Denial

Karin Kerfoot
5 min readMar 19, 2020

“The conflict between the will to deny horrible events and the will to proclaim them aloud is the central dialectic of psychological trauma. People who have survived atrocities often tell their stories in a highly emotional, contradictory, and fragmented manner that undermines their credibility and thereby serves the twin imperatives of truth-telling and secrecy. When the truth is finally recognized, survivors can begin their recovery. But far too often secrecy prevails, and the story of the traumatic event surfaces not as a verbal narrative but as a symptom.”

~Judith Lewis Herman, M.D. Trauma and Recovery: The Aftermath of Violence — From Domestic Abuse to Political Terror

A couple of weeks ago, before we were practicing social distancing, I was at a major event along with a large number of people I didn’t know. During a conversation with a new acquaintance I was asked the inevitable question: “So, what do you do?”

I didn’t (and still don’t) have an easy answer for that question.

Several thoughts went through my mind. Do I tell her that I’m a psychiatrist, but that I’m not practicing? Do I tell her that my license was recently revoked? Do I explain why? Do I forget about all that and tell her that I’m doing a lot of yoga? That I’m writing? That I’m recovering from trauma? As I ran through the options in my mind, an easy way to respond to her question eluded me.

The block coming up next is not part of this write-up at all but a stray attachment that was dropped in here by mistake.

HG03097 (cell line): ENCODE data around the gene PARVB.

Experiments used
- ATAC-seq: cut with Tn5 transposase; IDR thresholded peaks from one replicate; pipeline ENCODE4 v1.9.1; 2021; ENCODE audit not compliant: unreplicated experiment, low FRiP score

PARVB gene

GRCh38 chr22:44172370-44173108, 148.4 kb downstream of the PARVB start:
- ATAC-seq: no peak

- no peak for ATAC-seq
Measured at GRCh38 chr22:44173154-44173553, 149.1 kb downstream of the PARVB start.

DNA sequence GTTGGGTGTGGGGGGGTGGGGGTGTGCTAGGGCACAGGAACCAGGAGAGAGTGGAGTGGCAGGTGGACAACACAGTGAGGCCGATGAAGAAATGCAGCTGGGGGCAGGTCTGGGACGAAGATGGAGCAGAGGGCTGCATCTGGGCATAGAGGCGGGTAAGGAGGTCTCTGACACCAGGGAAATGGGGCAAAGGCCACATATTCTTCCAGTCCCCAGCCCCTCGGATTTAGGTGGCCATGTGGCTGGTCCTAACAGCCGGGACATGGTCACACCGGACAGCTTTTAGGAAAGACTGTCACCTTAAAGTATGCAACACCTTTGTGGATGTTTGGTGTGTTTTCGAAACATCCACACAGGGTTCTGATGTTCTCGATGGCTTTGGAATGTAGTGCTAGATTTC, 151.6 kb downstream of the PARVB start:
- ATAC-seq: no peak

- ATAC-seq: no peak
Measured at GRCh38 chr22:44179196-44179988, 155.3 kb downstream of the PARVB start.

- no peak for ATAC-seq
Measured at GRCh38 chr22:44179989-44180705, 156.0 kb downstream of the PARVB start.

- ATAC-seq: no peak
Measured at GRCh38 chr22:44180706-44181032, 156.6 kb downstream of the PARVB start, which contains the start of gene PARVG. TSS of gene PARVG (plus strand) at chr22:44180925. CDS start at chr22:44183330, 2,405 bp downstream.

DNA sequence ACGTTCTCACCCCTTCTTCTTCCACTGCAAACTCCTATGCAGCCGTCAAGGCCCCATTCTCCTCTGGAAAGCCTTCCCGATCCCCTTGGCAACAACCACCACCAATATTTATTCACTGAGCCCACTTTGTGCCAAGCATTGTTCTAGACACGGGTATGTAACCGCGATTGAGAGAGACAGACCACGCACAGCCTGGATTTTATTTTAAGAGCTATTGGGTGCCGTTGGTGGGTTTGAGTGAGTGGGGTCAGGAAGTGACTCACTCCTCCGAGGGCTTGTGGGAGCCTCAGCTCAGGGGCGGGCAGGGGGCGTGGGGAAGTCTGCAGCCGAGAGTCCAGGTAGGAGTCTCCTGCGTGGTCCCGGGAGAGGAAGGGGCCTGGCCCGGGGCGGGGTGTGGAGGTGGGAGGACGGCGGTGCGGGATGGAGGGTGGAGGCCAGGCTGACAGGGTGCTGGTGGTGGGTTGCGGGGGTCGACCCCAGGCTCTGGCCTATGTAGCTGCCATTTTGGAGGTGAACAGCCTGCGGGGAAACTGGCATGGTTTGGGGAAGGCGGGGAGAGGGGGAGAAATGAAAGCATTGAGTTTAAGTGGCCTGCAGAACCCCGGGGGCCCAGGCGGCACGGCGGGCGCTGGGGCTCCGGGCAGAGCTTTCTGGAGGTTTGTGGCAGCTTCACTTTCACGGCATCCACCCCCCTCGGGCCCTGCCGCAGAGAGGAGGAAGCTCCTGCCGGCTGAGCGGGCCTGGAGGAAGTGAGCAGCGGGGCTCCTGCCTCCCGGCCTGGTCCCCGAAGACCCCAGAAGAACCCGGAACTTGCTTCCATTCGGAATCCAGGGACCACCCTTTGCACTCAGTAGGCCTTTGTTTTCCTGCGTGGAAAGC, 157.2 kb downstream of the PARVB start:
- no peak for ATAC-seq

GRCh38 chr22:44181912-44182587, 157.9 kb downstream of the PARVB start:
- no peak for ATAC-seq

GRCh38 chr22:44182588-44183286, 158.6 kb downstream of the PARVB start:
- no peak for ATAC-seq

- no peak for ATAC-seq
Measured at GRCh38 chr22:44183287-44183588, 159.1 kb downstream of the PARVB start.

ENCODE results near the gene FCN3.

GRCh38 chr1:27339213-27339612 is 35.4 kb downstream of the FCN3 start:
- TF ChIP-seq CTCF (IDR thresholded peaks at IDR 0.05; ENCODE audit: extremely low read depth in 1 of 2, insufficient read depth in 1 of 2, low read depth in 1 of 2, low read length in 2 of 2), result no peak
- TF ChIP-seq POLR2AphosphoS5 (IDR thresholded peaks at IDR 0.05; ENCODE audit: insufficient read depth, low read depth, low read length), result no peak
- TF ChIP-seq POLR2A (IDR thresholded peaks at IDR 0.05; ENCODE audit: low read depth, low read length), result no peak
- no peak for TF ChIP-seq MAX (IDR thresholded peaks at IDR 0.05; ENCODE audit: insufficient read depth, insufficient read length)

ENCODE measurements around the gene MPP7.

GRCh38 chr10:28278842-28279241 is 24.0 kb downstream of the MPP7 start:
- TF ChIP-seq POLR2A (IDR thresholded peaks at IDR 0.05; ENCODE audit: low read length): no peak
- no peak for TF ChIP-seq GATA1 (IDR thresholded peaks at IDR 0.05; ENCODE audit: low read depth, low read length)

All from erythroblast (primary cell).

I decided to risk telling her some of my story.

I’d only just gotten started when the woman looked at me with surprise. “Oh my gosh!” she said. “I know your story! I heard you interviewed on the radio a few weeks ago!” She went on to say that she had the impression that there was much more to my situation than what the journalist was able to touch on in the short interview. She was left curious and, now that she had me in front of her, she was interested in hearing the rest. She seemed like a reasonable audience, and I’m always wondering what people think about my story. Do they believe me? Do they think I’m to blame? This was a chance to find out…

So, I began to describe more about my situation and what happened to me. At one point, I told her that I had initially denied that I had any sort of relationship with my abuser. “Yes” she said, remembering that detail from the media coverage, “that didn’t help your case”.